Genocide Charities Condemn Ethnic Cleansing in Myanmar

Leading UK genocide charities Remembering Srebrenica, the Aegis Trust, the National Holocaust Centre and the Holocaust Survivors' Friendship Association have come together to collectively condemn the violence being carried out against Rohingya Muslims in Myanmar.

The tragic and shameful treatment of Rohingya Muslims, often described as the most persecuted minority in the world, has now escalated into a humanitarian crisis. The Rohingya people are facing severe discrimination, escalating violence, forced statelessness, and, as reported by the United Nations, ethnic cleansing.

As organisations which seek to learn from some of the darkest chapters of history, we urge world leaders to condemn the shocking violence that has occurred, and to do everything in their power to prevent further mass atrocities.

The silence from leaders in Myanmar's Democracy Movement about the treatment of the Rohingya Muslims only serves to worsen the plight of their suffering, and moves us to speak up. We are reminded of the words of Nobel Laureate and Holocaust survivor Elie Wiesel who said: "We must take sides. Neutrality helps the oppressor, never the victim. Silence encourages the tormentor, never the tormented."

Dr Waqar Azmi OBE, Chair of Remembering Srebrenica said:

"One of the most important lessons we can learn from Srebrenica is that the genocide could have been prevented. Genocide does not happen overnight, and there are warning signs which show when we have a choice to act in order to prevent the worst happening. 

"Ethnic cleansing and genocide took place in Bosnia-Herzegovina in 1995 which was the worst atrocity on European soil since the Second World War.  It is crucial that we work to tackle hatred in the early stages to try to prevent these horrific acts from happening again"

Dr James Smith CBE, CEO Aegis Trust said:

"It is in moments like these, where civilians are being persecuted and need to flee their homes that we need to ask ourselves whether our governments' policies, strategies and institutions are robust enough to prevent mass atrocities".

Phil Lyons MBE, CEO National Holocaust Centre said:

"Any notion of human equality and justice is rooted in freedom from persecution. There are no exemptions for nation states and the potential consequences of inaction are known to us all." 

Lilian Black, Chair of HSFA, said:

"We are all complicit through our silence, and so we must speak out against this and condemn such brutality - it is incomprehensible that this is taking place in 2017. I call on those who are able to intervene to do so at once."

 

-Ends-

 

Notes to Editors:

The genocide in Srebrenica

On 11 July 1995, Bosnian Serb General Ratko Mladi? and his forces seized the eastern Bosnian town of Srebrenica, which had been declared a UN "safe zone" in 1993.  Over the following week, 8,372 Bosnian Muslim men and boys would be murdered simply because they were Muslim.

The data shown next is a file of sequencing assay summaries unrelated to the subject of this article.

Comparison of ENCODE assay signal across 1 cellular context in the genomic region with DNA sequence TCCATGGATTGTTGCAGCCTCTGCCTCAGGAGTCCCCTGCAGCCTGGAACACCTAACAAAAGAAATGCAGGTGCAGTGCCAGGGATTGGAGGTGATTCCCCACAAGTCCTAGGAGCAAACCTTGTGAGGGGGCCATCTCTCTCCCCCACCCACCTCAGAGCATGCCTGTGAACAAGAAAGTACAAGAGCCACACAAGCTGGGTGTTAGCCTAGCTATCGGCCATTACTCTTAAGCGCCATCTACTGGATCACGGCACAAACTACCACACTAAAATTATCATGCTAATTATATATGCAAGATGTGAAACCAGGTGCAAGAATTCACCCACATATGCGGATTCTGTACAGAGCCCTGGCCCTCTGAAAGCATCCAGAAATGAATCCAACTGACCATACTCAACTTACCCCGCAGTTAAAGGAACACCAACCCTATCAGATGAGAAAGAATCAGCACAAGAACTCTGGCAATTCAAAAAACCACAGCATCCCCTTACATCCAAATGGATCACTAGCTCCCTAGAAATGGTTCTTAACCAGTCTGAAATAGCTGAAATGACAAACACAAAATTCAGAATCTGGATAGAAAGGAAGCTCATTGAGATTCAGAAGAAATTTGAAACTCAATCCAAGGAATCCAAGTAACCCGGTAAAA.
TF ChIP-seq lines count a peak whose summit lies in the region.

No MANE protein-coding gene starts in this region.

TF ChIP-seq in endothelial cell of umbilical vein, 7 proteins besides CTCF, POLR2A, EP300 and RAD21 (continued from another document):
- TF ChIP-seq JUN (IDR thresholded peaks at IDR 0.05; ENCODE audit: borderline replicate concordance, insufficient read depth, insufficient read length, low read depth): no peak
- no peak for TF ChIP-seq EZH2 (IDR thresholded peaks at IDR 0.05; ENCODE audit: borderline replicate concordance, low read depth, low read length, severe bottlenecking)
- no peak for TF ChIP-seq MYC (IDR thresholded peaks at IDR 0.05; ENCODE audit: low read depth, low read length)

Mladi?'s forces systematically separated men and boys (as young as 12 years old) from the women, and took them away to be killed. Women and girls were subjected to inhumane treatment, and in many cases, sexual violence. Rape was used to destabilise and terrorise the local population throughout the 1992 - 1995 war.   It is estimated that between 20,000 - 50,000 women were subjected to sexual violence in Bosnia during the war.

Both the International Criminal Court and the International Criminal Tribunal for the former Yugoslavia have ruled Srebrenica a genocide. In March 2016, Radovan Karadži?, former President of what is now known as the Republika Srpska, was found guilty of the genocide at Srebrenica. He is the most senior figure to be convicted of genocide since Nuremburg. The verdict in the Mladi? trial is due in November 2017.

In 2009 the European Parliament passed a resolution calling for all European countries to commemorate Srebrenica Memorial Day on 11 July each year.

The Charity Remembering Srebrenica

Remembering Srebrenica is the UK organiser of the EU-designated Srebrenica Memorial Day on 11 July. The charity is part-funded by the Department for Communities and Local Government, and is supported by the Foreign and Commonwealth Office and the Prime Minister.  The Charity has 1,000 Community Champions all committed to tackling hatred by organising memorial events, establishing social action projects, as well as promoting community cohesion.

The charity has reached over 32, 000 children through education packs on the lessons from the Srebrenica genocide for use in secondary schools in the UK and other educational activities.

The charity has established three country boards for Scotland, Northern Ireland and Wales and six regional boards in England all working to tackle hatred and build cohesion in their communities.

During July 2017, over 540 Srebrenica commemoration events were held across the UK.

For further information on the work of the charity please visit:

Website: www.srebrenica.org.uk/

Facebook: www.facebook.com/rememberingsrebrenica

Twitter: @SrebrenicaUK

Email: info@srebrenica.org.uk